Home > Poverty Forced 19-Year-old Chand Mohammed To Cremate Covid Bodies

Poverty Forced 19-Year-old Chand Mohammed To Cremate Covid Bodies

24 Jun 2020 02:06 PM, IST


Poverty Forced 19-Year-old Chand Mohammed To Cremate Covid Bodies
Poverty Forced 19-Year-old Chand Mohammed To Handle Covid Bodies

 

 

Masihuzzama Ansari | India Tomorrow

 

NEW DELHI, JUNE 24—Poverty forced the 19-year-old Mohammed Chand to take up the high risk job of handling bodies of Covid-19 patients at the Lok Nayak Jay Prakash Narayan (LNJP) Hospital and transport them to cremation grounds and graveyards.

 

Chand, who has seven members in his family including his parents, three sisters and a brother, took up the job of a sweeper in the LNJP hospital in first week of June. He was not an employee of the hospital but hired by a private company that has been outsourced by the hospital for house-keeping and other odd jobs like handling the dead bodies.

 

Speaking to India Tomorrow at his residence in Seelampur in trans-Yamuna area, Chand said that he never liked the job. “But poverty forced me to take up the  sweeper’s job”. He was hired at monthly salary of Rs. 18,000, with his working hours stretching from 12 noon to 8 pm. His family lives in a rented house.

 

He has now left his job after officials of the ‘Vision 2026’, floated by the Human Welfare Foundation, a pan-India non-government organization, came to know about him and offered financial assistance for him and his family. The NGO has assured the family to bear the educational expenses of his three sisters and Chand himself as also provide expenses for the family. Chand, who has studied up to Std 10th only, aspires to become a medico.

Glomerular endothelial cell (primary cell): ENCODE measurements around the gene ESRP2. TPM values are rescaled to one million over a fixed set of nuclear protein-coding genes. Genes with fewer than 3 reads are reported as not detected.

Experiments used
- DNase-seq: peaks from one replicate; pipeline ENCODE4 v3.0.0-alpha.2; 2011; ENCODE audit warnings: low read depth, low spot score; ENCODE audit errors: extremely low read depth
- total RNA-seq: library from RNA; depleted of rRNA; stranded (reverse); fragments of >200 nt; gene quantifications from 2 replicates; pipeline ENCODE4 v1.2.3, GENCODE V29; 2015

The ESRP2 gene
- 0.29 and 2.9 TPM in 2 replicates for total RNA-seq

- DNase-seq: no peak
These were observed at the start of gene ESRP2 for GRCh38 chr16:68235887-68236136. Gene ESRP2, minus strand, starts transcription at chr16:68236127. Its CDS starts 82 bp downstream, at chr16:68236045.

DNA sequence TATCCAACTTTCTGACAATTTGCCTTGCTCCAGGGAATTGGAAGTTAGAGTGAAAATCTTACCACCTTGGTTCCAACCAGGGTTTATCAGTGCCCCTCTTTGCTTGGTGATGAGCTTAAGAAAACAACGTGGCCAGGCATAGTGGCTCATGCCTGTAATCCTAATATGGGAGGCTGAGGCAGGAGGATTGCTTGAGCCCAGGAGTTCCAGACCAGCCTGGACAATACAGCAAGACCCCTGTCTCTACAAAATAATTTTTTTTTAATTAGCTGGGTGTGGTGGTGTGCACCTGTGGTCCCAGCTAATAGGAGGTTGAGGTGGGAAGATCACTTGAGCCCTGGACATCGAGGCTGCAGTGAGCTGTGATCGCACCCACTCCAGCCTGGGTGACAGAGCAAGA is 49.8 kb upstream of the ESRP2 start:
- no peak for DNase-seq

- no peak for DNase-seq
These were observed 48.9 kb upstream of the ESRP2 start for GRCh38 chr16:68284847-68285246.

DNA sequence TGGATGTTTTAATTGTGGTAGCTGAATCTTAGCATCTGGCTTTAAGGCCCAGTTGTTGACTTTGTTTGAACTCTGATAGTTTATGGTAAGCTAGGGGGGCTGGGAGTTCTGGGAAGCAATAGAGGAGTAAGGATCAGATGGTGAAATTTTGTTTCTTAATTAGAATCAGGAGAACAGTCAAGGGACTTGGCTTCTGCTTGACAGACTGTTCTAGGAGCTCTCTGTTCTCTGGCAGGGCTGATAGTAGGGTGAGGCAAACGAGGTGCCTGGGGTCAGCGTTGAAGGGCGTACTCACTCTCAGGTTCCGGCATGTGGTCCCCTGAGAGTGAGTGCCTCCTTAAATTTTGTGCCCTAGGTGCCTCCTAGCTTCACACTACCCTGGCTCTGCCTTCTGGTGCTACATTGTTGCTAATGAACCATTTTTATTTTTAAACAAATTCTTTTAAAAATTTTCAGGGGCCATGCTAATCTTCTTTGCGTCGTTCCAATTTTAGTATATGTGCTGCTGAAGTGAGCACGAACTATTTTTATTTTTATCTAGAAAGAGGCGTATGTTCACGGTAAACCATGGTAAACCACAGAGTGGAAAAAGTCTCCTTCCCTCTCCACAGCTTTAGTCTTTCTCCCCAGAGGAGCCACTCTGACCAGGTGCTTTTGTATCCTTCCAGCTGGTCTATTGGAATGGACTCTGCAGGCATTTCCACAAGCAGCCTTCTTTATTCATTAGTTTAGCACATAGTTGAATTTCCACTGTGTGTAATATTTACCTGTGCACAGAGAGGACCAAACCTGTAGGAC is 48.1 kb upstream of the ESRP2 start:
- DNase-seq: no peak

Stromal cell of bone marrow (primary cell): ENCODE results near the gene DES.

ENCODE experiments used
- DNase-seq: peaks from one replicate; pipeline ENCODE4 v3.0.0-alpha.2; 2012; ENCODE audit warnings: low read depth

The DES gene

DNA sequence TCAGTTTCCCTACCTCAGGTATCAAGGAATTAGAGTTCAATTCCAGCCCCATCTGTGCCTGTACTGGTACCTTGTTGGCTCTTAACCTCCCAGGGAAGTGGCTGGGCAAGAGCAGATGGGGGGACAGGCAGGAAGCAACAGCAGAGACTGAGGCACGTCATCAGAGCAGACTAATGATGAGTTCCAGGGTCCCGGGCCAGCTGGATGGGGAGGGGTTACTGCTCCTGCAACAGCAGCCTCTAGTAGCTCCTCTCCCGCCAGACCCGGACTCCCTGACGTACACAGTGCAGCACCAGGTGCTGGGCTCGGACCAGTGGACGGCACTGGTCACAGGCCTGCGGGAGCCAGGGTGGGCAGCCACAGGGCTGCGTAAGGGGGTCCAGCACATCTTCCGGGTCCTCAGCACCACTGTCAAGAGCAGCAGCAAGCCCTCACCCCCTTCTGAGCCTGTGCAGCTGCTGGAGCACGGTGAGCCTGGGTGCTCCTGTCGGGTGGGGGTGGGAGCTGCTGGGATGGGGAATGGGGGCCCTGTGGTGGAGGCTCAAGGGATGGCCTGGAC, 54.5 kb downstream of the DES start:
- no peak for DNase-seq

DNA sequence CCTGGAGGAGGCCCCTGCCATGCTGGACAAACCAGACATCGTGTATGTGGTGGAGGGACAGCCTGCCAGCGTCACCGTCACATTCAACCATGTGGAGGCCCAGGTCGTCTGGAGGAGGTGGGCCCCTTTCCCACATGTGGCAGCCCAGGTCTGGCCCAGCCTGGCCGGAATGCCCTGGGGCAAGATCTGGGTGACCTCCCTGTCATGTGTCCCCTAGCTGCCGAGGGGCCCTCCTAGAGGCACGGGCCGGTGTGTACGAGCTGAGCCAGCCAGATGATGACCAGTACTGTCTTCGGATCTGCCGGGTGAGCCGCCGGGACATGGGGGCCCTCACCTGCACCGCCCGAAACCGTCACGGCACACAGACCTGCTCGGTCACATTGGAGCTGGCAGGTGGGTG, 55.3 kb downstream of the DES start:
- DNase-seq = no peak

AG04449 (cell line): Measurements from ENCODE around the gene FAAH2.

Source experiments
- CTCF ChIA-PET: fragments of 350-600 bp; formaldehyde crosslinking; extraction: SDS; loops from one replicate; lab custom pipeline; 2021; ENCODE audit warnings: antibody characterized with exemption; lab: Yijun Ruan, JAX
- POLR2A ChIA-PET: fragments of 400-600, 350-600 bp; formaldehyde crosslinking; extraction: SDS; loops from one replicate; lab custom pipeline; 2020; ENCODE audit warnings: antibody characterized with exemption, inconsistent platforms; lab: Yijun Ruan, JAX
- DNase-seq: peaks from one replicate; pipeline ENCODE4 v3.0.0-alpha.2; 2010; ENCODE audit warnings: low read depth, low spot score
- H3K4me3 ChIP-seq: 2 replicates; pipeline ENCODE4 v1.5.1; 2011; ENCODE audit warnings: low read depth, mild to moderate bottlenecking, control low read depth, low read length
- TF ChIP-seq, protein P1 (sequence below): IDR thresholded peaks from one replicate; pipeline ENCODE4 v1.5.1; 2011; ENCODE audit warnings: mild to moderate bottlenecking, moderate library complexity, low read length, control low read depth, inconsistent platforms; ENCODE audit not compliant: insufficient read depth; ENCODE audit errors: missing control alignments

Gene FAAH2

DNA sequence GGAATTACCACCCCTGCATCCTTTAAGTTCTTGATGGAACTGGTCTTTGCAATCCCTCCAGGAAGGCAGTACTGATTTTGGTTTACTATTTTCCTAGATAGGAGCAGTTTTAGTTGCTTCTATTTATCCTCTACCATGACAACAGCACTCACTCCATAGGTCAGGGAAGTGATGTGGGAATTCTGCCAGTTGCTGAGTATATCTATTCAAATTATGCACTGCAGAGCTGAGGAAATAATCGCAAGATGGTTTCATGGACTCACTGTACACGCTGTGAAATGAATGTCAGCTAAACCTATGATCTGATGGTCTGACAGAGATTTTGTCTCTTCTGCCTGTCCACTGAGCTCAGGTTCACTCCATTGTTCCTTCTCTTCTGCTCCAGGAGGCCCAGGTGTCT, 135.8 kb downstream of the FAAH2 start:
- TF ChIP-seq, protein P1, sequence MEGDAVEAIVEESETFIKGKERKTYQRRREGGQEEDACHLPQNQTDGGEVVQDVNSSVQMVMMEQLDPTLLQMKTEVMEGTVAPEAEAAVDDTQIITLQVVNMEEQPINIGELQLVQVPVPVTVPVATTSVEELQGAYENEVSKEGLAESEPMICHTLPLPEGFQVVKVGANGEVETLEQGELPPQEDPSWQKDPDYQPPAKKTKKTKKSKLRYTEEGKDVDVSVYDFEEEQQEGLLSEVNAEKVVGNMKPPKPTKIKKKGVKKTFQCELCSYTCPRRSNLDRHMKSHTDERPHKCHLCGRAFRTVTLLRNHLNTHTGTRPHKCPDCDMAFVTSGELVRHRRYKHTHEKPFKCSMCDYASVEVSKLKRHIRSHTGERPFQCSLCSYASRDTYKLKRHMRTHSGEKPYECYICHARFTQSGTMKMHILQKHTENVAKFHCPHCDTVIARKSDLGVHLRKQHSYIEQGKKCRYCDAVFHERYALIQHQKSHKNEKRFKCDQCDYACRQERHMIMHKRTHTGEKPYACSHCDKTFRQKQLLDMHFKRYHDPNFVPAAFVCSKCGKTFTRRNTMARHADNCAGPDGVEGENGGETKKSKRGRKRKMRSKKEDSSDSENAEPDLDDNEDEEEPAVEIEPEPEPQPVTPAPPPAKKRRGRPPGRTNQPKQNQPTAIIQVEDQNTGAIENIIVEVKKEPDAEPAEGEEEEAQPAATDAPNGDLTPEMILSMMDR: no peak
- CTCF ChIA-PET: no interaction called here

Chand said, “Vision 2026 helped me financially after it came to know about me and my family’s plight. They asked me to give up the high risk job. They also asked me to start my studies again. I may now be able to realise my dream of becoming a doctor”.

 

He said he has not been approached by any government or private agency other than “Vision 2026” so far.

 

In his job of about a fortnight, Chand handled about 30 bodies and shifted them either to cremation ground or the graveyard. “I handled at least 30 bodies in 14 days of my job. There was also another person with me and both of us together loaded the bodies in the ambulance and again took them out at the cremation ground and graveyard”, said Chand.

 

“Sometimes, my help was not there and I had to do everything myself. I had to put the boy inside the ambulance, take it to the graveyard or cremation ground and take it down and put it on a stretcher for shifting to the cremation spot or the grave as the case may be”, he recalled.

 

He said that he had to do this job by wearing the personal protective equipment (PPE) which is very heavy. “It is really a very difficult to do physical work by wearing PPE because you feel suffocated and it makes you sweat heavily”, said Chand.

 

When questioned if he did not feel scared in handling the bodies of Covid patients, Chand replied, “When there is hunger in the family, you don’t detest any work. I required money for my family. So, I never felt hesitant or scared in lifting and transporting bodies. There was no other option before me.  My family would have died of hunger, not Covid, had I taken up the sweeper’s job in the hospital”.

 

Before lockdown, Chand and his elder brother worked as a salesman at a garment shop. But they lost their job after lockdown and the family came under financial problems. ”Forced by the poverty, I accepted the job of a sweeper in LNJP Hospital where I was assigned the work of removing Covid bodies from the mortuary, putting them into ambulances and then shift them to cremation grounds and graveyard”, said Chand.

 

Chand’s father worked as a daily wage labourer and due to old age, he can’t work now. The family originally hails from Meerut in Western UP.

 

Chand said, “My mother is sick. She requires to be operated upon. My younger sisters want to continue their studies. And we required money to run the family also. The family faced severe crisis. Some local people provided us foodgrains but that was not enough to meet the family requirement. Hence, I had to take up whatever job was available”.

 







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